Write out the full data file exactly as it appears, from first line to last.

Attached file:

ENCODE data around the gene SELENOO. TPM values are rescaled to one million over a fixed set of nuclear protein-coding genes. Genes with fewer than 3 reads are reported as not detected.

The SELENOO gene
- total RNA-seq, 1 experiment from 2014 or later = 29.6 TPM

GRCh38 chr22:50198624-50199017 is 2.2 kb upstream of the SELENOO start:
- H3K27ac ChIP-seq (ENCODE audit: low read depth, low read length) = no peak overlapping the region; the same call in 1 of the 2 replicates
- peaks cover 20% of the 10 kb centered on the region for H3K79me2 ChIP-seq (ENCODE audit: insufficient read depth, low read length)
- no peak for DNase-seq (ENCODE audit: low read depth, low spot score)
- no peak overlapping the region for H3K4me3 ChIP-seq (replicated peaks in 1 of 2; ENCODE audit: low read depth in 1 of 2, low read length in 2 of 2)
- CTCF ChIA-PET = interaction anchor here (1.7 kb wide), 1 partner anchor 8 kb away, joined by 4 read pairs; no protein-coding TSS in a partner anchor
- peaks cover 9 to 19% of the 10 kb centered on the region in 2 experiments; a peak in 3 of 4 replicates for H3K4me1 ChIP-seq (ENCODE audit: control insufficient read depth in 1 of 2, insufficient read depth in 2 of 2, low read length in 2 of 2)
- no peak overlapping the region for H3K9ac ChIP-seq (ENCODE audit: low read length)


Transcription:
ENCODE data around the gene SELENOO. TPM values are rescaled to one million over a fixed set of nuclear protein-coding genes. Genes with fewer than 3 reads are reported as not detected.

The SELENOO gene
- total RNA-seq, 1 experiment from 2014 or later = 29.6 TPM

GRCh38 chr22:50198624-50199017 is 2.2 kb upstream of the SELENOO start:
- H3K27ac ChIP-seq (ENCODE audit: low read depth, low read length) = no peak overlapping the region; the same call in 1 of the 2 replicates
- peaks cover 20% of the 10 kb centered on the region for H3K79me2 ChIP-seq (ENCODE audit: insufficient read depth, low read length)
- no peak for DNase-seq (ENCODE audit: low read depth, low spot score)
- no peak overlapping the region for H3K4me3 ChIP-seq (replicated peaks in 1 of 2; ENCODE audit: low read depth in 1 of 2, low read length in 2 of 2)
- CTCF ChIA-PET = interaction anchor here (1.7 kb wide), 1 partner anchor 8 kb away, joined by 4 read pairs; no protein-coding TSS in a partner anchor
- peaks cover 9 to 19% of the 10 kb centered on the region in 2 experiments; a peak in 3 of 4 replicates for H3K4me1 ChIP-seq (ENCODE audit: control insufficient read depth in 1 of 2, insufficient read depth in 2 of 2, low read length in 2 of 2)
- no peak overlapping the region for H3K9ac ChIP-seq (ENCODE audit: low read length)